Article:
University of Houston associate professor of clinical psychology, Matthew Gallagher, has added his voice to a debate that spans the ages — the importance of hope. Gallagher reports in Behavior Therapy that hope is a trait that predicts resilience and recovery from anxiety disorders.
The concept of hope has long stirred opinion. In the sixteenth century, Martin Luther celebrated its power, claiming “Everything that is done in this world is done by hope.” Two centuries later, Benjamin Franklin warned that “He that lives upon hope will die fasting.” Into the conversation, Gallagher reports that psychotherapy can result in clear increases in hope and that changes in hope are associated with changes in anxiety symptoms.
More than pure philosophy, Gallagher has empirical evidence. His study examined the role of hope in predicting recovery in a clinical trial of 223 adults in cognitive behavior therapy (CBT) for one of four common anxiety disorders: social anxiety disorder, panic disorder, generalized anxiety disorder and obsessive-compulsive disorder.
“In reviewing recovery during CBT among the diverse clinical presentations, hope was a common element and a strong predictor of recovery,” said Gallagher who reports that moderate-to-large increases in hope and changes in hope were consistent across the five separate CBT treatment protocols.
In terms of psychotherapy, hope represents the capacity of patients to identify strategies or pathways to achieve goals and the motivation to effectively pursue those pathways. Significantly, the results of this study indicate that hope gradually increases during the course of CBT, and increases in hope were greater for those in active treatment than for those in the waitlist comparison. The magnitude of these changes in hope were consistent across different CBT protocols and across the four anxiety disorders examined, which underscores the broad relevance of instilling hope as an important factor in promoting recovery during psychotherapy.
“Our results can lead to a better understanding of how people are recovering and it’s something therapists can monitor. If a therapist is working with a client who isn’t making progress, or is stuck in some way, hope might be an important mechanism to guide the patient forward toward recovery,” said Gallagher.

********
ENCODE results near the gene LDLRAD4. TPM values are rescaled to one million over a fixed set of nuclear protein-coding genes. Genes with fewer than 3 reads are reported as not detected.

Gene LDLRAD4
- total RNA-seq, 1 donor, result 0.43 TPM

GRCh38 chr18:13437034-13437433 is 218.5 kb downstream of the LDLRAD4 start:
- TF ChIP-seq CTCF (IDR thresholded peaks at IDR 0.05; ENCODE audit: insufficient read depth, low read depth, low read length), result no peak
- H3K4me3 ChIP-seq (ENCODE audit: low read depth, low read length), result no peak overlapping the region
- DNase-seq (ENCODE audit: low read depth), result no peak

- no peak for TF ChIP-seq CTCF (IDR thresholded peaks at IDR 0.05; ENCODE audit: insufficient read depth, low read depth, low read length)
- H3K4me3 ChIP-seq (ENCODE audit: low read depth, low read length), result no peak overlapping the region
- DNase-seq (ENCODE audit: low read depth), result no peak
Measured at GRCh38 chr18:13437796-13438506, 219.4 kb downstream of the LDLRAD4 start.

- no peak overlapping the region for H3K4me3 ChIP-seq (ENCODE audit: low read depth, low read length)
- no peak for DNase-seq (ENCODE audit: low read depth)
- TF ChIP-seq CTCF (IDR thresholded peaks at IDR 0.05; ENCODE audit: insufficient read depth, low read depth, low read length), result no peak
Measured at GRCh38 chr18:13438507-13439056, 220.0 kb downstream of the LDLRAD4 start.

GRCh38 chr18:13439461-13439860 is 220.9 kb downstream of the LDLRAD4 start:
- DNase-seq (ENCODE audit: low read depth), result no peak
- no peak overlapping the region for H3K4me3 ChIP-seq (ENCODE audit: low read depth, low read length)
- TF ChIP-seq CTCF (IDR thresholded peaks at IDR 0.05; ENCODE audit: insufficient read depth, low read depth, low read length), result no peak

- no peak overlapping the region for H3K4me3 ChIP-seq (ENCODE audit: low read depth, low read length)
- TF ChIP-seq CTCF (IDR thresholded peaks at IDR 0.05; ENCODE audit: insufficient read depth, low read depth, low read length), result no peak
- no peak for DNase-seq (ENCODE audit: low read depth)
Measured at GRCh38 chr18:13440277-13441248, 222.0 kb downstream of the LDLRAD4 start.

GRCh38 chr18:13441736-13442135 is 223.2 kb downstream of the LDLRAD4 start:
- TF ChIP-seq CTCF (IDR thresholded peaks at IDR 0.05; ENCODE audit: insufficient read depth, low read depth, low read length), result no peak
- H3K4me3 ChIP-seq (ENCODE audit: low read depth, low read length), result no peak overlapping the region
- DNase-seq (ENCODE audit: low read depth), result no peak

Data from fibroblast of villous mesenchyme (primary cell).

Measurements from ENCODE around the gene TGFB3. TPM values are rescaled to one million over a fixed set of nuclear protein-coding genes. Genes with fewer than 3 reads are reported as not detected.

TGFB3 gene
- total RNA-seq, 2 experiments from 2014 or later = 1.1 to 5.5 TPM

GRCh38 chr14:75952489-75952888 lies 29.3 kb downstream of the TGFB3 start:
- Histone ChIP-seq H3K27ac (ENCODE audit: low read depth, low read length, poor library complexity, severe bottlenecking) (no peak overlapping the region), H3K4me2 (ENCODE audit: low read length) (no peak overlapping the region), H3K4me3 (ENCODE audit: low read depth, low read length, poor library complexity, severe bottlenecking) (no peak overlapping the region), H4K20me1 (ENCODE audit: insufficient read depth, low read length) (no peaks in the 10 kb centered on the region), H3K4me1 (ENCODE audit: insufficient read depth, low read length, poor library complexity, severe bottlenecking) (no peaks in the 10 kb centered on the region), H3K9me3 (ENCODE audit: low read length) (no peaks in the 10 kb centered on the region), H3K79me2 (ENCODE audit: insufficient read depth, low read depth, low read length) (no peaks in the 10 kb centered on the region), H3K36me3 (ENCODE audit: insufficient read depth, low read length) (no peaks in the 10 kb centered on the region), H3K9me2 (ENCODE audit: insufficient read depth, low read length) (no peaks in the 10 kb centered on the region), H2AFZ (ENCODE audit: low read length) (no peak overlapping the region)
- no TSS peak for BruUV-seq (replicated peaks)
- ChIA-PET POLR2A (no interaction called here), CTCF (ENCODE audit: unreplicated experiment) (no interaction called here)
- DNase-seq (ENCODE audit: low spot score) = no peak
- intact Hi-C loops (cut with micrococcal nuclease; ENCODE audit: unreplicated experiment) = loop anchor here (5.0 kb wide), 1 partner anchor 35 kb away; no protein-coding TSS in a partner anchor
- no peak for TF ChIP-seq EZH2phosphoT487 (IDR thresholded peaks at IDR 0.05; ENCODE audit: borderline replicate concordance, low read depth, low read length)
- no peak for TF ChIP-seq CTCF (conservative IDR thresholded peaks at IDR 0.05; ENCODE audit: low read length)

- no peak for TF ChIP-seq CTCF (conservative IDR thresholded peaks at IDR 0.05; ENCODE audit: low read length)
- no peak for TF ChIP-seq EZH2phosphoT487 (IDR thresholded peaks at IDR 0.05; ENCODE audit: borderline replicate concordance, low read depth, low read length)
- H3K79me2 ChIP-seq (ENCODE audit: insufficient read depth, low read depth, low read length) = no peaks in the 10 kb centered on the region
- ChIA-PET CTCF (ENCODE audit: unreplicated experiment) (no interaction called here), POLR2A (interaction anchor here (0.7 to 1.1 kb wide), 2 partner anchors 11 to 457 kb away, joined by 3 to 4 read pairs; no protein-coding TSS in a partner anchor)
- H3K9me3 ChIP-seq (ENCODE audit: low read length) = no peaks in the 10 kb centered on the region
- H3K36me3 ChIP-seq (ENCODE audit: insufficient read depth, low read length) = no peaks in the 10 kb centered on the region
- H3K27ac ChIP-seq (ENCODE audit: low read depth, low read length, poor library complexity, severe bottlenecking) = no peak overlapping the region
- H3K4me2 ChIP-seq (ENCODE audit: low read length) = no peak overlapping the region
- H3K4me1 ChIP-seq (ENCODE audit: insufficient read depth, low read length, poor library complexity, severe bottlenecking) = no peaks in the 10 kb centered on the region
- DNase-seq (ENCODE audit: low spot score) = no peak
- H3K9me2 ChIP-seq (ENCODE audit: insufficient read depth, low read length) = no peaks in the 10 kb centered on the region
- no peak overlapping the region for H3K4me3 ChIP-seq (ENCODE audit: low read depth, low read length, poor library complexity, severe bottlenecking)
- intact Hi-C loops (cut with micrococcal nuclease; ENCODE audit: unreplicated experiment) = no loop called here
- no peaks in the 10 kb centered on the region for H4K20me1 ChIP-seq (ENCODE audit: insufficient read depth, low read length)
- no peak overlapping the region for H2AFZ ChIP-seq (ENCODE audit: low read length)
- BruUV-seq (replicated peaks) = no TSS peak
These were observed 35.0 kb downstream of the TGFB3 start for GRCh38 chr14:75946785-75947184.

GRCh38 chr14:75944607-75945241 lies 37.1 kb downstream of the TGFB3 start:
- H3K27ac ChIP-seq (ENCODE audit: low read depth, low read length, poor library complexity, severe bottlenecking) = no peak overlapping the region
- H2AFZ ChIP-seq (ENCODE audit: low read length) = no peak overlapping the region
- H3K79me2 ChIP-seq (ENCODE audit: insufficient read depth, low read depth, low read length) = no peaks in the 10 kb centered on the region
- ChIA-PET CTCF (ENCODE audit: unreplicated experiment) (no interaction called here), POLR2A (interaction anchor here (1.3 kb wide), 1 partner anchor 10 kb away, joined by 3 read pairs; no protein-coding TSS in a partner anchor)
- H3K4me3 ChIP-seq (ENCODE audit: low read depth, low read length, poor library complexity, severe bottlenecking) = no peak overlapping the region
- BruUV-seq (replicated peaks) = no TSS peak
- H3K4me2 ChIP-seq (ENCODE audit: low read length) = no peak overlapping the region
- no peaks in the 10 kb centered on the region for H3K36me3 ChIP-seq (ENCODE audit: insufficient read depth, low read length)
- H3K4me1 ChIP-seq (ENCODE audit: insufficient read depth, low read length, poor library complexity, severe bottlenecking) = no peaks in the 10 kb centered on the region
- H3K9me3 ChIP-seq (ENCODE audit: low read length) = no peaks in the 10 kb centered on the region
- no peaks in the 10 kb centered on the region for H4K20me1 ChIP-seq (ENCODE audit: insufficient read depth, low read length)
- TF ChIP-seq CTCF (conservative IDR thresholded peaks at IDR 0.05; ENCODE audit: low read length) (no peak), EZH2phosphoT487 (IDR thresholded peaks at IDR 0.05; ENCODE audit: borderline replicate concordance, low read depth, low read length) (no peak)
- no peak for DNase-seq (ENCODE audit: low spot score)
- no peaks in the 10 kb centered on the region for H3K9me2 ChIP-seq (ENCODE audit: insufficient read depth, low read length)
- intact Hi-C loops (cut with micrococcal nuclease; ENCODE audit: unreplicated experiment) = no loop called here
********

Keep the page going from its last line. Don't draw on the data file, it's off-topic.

Hope is closely related to other positive psychology constructs, such as self-efficacy and optimism, that have also been shown to have clear relevance to promoting resilience to and recovery from emotional disorders, said Gallagher.
Gallagher is the first author of the paper. The research is part of a larger project examining the efficacy of CBT for anxiety disorders led by David H. Barlow, founder and director emeritus of the Boston University Center for Anxiety and Related Disorders.
Neisha used VA’s VetSuccess on Campus program to become more competitive in the job market https://t.co/FUjuu3WsnO #VeteransMonth2019
RT @RiceAthletics: It’s #All4Rice Friday!Show off your school pride by submitting your best game day photos at the link below for a chanc…
@lisavill2kidz We're sending good vibes your way, Lisa. Please let us know if you need anything while you're here.
CHI St. Luke's Health@CHI_StLukes
RT @sfoster23: I'm proud of our team representing @CHI_StLukes Health–Patients Medical Center at the #BayAreaHeartWalk earlier this month!…
Why has cutaneous squamous cell carcinoma been understudied historically?Our @DrNeilGross weighs in: https://t.co/VRXIsQZy1F @OncLive #hncsm #endcancer
Wok on Sunset, the latest craze from @RiceDining, is dishing out tofu, dumplings, tea eggs and more. Now open at North Servery. https://t.co/A3O4N8M6MN
Want to help put a smile on a patient’s face? Help spread holiday cheer by giving our kids a chance to win @Mattel toys. #SpreadJoywithToys with @speaknowforkids by nominating @TexasChildrens! https://t.co/YppxXZO8Wr https://t.co/8hZ5k4sRkB
Andrew Childress, Ph.D., with @BCMEthics tackles medical futility in this week's Policywise post. https://t.co/KKL6mC1fw1 #medicalfutility #ethics https://t.co/26EooFChb5
Happy Friday! Thank you to @KSFOrthopaedic for sending us this joke! If you have a favorite joke, send it to us and we might use it in a future post. #jokes #ThanksgivingJokes #funny https://t.co/jQsZxN7G1V
Our Dr. Cheng-En Hsieh explains why radiation-induced liver disease is an important factor to consider during #livercancer treatment: https://t.co/M18QvNAneT @cure_magazine #endcancer
RT @bcm_ocd: So excited to have Dr. Jeff Wood present the results of our NIH funded study examining personalized CBT vs. standard care CBT…
Today’s #VeteranOfTheDay is Army Veteran Louis D. Brinner, who served as a rifleman in Europe during WWII and turns 100 Nov. 22: https://t.co/g8CQSNuLTI
At @TexasChildrens, we know all about helping children and their families through stressful times like surgeries. Take a look at these helpful tools to use as you prepare for your child's surgery: https://t.co/4wyHxbjcxe https://t.co/xBp95faWly
Even though this lightweight material is full of holes, it's nearly as hard as diamond and stops bullets better than solid materials: https://t.co/N1QBG6C6yz https://t.co/XKyesrwt6c
A "silent heart attack" is caused by ischemia, a temporary blood shortage. Sometimes the shortage causes the pain of angina pectoris. But in other cases, there is no pain. These cases are called silent ischemia, or "silent heart attacks." https://t.co/UKu4mglkKJ